UCCS is a local powerhouse with more than 12,000 students and more buildings than I ever imagined. The reputation of the university extends internationally, far beyond the impact it has on the local economy. All the faculty moved into town from elsewhere.

Do we want to stop growth? This was the sentiment of one of the guys who hired me: too much traffic, he complained (with 150,000 population). Don’t you want the energy and diversity that all newcomers bring to our lives, whether they come from Chicago or Syria?

Next time you have a hatred-like itch, don’t scratch. Stop and think: are you Native American? If not, you are an immigrant, too!

Raphael Sassower is professor of philosophy at UCCS. He can be reached at See previous articles at




Thursday, January 19, 2017

“How do we determine the cost of fake news,” The Colorado Springs Business Journal, January 20-26, 2017, p. 25.

The Costs of Fake News

When local news outlets warn against a snow-storm, we pay attention. Some dash to the grocery store, some take a day off because schools might be closed. We trust the National Oceanic and Atmospheric Administration’s reports.

I still remember my terror listening to the news during winters. Will my restaurant staff show up to work? Will vendors deliver supplies? And most importantly, will customers stay home?
In the age of “fake news,” it does matter if what you hear is reliable. There are two parallels in our recent history worth recalling.

The first dates to World War II and the Cold War. The role of propaganda was immensely important both for domestic consumption and for demoralizing the enemy.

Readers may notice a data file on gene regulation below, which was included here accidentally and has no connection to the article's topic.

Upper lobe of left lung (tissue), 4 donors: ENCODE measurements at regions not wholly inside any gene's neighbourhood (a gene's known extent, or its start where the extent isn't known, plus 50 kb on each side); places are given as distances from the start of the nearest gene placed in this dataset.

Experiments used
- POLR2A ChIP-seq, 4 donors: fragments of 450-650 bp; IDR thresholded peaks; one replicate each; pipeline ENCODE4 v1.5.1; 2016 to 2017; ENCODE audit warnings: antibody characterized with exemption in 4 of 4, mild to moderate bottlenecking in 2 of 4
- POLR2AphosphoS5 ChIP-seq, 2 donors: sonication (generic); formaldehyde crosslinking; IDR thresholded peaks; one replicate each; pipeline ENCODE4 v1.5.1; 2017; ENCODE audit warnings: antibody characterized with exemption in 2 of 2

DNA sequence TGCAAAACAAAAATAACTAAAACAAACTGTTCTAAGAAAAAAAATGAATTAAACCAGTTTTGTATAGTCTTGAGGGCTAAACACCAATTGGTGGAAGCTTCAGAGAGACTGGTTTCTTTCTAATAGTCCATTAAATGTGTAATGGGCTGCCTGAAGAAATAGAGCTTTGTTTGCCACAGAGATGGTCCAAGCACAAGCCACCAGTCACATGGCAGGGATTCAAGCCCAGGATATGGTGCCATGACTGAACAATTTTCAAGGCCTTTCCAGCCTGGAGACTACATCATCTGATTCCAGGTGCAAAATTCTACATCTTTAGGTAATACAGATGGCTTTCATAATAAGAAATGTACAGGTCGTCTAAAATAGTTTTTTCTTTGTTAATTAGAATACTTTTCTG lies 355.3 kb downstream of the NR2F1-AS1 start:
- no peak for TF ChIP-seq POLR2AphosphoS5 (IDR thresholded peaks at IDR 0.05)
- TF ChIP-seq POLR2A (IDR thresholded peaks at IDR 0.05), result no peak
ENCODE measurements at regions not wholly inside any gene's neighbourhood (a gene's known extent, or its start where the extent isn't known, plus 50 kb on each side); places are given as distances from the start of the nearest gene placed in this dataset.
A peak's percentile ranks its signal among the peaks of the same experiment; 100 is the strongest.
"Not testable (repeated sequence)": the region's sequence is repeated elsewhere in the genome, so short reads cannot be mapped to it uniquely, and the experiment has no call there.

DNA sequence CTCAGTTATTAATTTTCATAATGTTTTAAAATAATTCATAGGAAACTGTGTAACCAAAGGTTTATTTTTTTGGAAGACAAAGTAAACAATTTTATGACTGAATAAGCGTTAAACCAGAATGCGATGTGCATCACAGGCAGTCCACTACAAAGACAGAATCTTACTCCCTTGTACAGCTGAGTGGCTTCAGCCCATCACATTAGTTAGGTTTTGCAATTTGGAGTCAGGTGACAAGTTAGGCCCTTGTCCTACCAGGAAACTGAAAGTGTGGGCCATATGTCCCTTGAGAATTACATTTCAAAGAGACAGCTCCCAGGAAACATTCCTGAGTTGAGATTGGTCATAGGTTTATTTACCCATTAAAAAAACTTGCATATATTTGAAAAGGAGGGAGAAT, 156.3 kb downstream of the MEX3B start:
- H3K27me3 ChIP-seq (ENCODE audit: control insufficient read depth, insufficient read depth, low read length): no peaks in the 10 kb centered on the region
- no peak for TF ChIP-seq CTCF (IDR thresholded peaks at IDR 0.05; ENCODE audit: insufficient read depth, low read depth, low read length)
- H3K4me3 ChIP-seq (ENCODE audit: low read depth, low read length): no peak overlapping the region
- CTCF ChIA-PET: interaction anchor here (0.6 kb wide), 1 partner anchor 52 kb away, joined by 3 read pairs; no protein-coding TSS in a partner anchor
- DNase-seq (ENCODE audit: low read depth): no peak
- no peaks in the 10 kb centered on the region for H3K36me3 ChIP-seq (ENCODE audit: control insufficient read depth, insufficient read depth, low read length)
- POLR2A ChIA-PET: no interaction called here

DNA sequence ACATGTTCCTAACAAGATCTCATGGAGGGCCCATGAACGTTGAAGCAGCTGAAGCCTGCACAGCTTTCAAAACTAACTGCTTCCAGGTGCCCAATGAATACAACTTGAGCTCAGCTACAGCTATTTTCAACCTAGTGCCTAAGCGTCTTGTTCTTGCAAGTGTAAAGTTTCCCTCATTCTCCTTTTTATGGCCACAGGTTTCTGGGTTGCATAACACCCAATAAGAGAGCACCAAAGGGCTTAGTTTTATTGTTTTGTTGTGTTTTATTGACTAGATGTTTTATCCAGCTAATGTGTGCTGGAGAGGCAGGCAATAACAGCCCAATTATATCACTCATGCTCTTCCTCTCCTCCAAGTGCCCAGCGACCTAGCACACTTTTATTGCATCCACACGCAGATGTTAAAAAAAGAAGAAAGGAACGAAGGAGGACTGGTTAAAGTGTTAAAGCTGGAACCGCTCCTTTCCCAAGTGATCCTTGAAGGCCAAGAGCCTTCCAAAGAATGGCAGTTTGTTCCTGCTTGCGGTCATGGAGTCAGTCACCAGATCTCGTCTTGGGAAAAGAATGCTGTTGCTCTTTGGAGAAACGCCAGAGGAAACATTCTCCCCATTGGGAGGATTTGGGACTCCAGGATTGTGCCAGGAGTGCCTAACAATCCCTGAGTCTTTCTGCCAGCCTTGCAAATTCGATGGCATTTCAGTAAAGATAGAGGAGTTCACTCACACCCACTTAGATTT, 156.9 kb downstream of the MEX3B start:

By now, three kinds of propaganda are classified in terms of intent, the reliability of the source, and the reliability of the information. “White” propaganda comes from a reliable and identifiable source and the information is accurate, even when the delivery is supposed to influence those listening to it.

“Black” propaganda is deliberately attributed to unidentified or false sources, and it spreads lies about whatever is at issue, where missiles are located or how many troops are being deployed.

“Gray” propaganda is somewhere in between, so that sometimes the sources are correctly identified but the information is misrepresented, or when enough ambiguity of the content of the message makes it impossible to figure who said what to whom and why.

As in courts of law, when we try to get to the “truth, the whole truth, and nothing but the truth,” we always question the intent behind a news report from official sources, especially when sources seem to have an agenda or an axe to grind.

The second parallel dates to the debates over the tobacco industry’s claims that smoking does not cause cancer. In this case, and others such as asbestos, coal, drug abuse, and climate change, scientific testimony in courts of law by the “other side” has been discredited as “junk science.”

Junk science is any scientific study you disagree with. Admittedly, every collection of data is inevitably incomplete and deserves critical assessment. In this sense, every scientific theory can be challenged. But here, too, the question of intent is paramount.

We should check what is at stake when data are presented: can someone, a pharmaceutical spokesperson or political candidate, benefit from spreading this information? Once the answer is clear, we can proceed to examine the data themselves.

It’s obvious that a tobacco company will try and convince smokers that cigarettes don’t kill them. But when this claim is supposedly backed by science, a sinister element becomes apparent: profits trump truth. In most cases, judges and juries have to figure out if and when the evidence is indeed “junk science.”

We have business-related laws against false advertisement and there are penalties for misleading consumers, claiming, for example, that your diesel car is both energy efficient and pollutes less than the competition. In addition to reimbursing American car owners some $15 billion, VW agreed to pay $4.3 billion to settle criminal charges of deliberately violating EPA rules.